Monday, August 19, 2013

Ezra Levant is right for once

A Sun Media columnist has finally written a piece I agree with.

The headline “Hey hey, ho! ho! They don’t know” on Ezra Levant’s recent column may not scan, but as an attack on journalists it makes some sense.

Levant, who makes his living excoriating those who do not agree with his far-right point of view, here criticizes journalists for simplistic coverage of protest rallies.

He writes that he attended a recent rally of about 50 people in Hamilton protesting against the proposed reversal of the direction in which a Canadian pipeline carries crude oil.

His analysis of the usual news coverage of such events is, unfortunately, accurate:

The quick and easy formula for reporters is to make a rough estimate of how many protesters attend, take some pictures of the most colourful signs and costumes, get a bumper-sticker-deep slogan quote from a spokesman, and you’re done.

Levant says he could have accomplished that in five minutes, but he stayed for two hours, interviewing the participants and learning that their knowledge of the proposal was indeed sketchy.

Then he Googled the names of half a dozen protesters and learned that – shock! horror! three of them were from London (Ontario, presumably) and another “was from out of town too.”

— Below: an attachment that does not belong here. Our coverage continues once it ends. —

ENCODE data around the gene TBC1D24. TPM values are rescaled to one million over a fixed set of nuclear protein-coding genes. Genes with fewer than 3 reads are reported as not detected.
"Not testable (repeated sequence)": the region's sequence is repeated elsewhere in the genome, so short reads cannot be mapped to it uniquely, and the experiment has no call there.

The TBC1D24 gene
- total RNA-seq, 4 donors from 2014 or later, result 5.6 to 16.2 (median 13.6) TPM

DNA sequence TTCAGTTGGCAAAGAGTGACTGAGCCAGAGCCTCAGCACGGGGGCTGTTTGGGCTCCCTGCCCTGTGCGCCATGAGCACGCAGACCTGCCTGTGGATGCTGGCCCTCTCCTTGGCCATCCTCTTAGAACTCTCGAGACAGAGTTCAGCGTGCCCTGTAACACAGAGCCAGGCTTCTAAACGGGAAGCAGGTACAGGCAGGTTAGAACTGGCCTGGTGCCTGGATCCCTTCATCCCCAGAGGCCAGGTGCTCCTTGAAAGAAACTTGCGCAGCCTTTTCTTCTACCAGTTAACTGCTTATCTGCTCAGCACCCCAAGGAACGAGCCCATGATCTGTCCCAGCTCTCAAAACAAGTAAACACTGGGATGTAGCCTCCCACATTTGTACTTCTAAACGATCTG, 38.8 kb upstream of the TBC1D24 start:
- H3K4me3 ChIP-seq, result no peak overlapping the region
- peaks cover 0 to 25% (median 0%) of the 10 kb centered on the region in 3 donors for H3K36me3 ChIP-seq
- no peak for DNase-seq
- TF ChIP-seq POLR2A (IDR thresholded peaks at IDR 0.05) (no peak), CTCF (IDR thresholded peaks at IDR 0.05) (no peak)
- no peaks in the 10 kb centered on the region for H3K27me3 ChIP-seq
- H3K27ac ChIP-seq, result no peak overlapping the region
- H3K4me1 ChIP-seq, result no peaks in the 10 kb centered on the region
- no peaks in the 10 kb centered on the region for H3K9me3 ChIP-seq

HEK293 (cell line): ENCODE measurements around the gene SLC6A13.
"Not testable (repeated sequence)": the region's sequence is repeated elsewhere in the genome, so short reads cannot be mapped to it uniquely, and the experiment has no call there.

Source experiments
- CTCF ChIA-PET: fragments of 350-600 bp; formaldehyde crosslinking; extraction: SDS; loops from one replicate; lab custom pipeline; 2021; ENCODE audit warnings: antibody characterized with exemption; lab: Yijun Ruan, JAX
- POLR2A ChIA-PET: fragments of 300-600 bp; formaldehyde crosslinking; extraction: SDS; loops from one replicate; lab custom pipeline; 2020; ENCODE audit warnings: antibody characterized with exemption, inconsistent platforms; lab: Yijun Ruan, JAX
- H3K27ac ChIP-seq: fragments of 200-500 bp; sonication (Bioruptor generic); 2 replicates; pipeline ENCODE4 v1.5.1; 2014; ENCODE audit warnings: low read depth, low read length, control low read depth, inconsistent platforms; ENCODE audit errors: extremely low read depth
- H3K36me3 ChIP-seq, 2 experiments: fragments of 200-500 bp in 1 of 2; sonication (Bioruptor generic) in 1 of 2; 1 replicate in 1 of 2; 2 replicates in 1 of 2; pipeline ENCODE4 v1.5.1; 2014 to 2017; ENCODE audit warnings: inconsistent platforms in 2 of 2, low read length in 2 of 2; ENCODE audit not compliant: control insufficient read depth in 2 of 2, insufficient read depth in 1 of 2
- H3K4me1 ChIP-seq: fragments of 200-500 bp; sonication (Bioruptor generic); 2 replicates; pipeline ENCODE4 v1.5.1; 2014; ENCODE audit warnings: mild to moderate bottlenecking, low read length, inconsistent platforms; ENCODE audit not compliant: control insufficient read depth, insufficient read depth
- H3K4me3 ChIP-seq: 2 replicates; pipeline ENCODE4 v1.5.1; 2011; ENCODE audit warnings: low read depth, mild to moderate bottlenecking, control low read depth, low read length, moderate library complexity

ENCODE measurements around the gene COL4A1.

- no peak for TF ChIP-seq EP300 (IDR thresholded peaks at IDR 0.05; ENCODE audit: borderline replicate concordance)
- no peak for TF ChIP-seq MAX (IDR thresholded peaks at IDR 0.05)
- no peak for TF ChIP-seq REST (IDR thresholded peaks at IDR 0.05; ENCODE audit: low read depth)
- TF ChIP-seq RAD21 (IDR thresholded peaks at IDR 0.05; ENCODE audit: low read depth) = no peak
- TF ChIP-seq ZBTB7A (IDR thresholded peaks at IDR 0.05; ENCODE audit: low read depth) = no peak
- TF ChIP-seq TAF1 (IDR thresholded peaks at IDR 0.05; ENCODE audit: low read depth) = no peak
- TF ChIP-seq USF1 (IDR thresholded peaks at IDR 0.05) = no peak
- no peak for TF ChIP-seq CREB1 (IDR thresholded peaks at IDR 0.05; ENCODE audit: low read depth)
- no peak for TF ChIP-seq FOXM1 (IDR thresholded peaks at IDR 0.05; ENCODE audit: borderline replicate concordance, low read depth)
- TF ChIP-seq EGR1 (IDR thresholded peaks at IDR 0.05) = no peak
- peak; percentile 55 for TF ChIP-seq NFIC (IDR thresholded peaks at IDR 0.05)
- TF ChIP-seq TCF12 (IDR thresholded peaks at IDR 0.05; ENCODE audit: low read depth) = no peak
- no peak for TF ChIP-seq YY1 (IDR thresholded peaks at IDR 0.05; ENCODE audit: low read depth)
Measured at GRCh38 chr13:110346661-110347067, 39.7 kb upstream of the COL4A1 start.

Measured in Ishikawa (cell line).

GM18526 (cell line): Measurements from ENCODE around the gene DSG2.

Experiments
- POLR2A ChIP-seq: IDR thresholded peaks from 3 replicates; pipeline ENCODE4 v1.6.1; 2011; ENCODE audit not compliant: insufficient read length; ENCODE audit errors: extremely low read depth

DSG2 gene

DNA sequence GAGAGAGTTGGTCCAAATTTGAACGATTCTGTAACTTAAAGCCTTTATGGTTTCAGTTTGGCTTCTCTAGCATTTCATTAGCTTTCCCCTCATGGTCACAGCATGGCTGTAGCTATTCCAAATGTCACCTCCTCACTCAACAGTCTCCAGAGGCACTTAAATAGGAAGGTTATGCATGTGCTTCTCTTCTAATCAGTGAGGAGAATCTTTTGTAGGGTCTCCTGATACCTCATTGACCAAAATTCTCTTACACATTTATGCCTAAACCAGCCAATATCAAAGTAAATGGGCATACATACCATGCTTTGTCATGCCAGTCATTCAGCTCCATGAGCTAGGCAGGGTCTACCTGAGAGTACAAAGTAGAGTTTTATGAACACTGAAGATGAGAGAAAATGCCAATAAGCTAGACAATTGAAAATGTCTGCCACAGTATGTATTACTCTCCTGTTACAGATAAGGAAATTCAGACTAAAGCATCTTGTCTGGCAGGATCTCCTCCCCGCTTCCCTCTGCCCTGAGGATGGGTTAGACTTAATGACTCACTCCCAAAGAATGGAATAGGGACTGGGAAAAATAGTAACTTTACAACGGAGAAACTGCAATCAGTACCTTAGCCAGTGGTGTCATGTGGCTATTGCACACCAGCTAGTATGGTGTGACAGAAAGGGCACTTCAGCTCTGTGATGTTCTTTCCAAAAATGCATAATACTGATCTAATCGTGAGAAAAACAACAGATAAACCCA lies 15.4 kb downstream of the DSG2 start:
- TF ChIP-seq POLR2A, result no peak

So far, this is solid reporting. Levant, though, can’t leave it there.

But it got darker. Because the more I looked, the more I realized these protesters were not just idealistic young people trying to heal the world. They were dominated by an inner circle of hard-core anarchists.

He does not report that these anarchists attended the protest, so readers cannot assess how they exercised this dominance.

But Levant is right on his main point: Lazy journalism, driven by unforgiving deadlines, presents incomplete and misleading versions of even simple events such as a protest rally.

The more a viewer or reader knows about an issue, the less satisfactory he or she finds this sort of coverage.

The solution? Journalists should stop covering protests unless they can explain the issues involved in a bit of detail.

Yes, stop covering most protests. After a few outraged phone calls to assignment editors, the protesters may just wither away.

Not so, of course, Ezra Levant.

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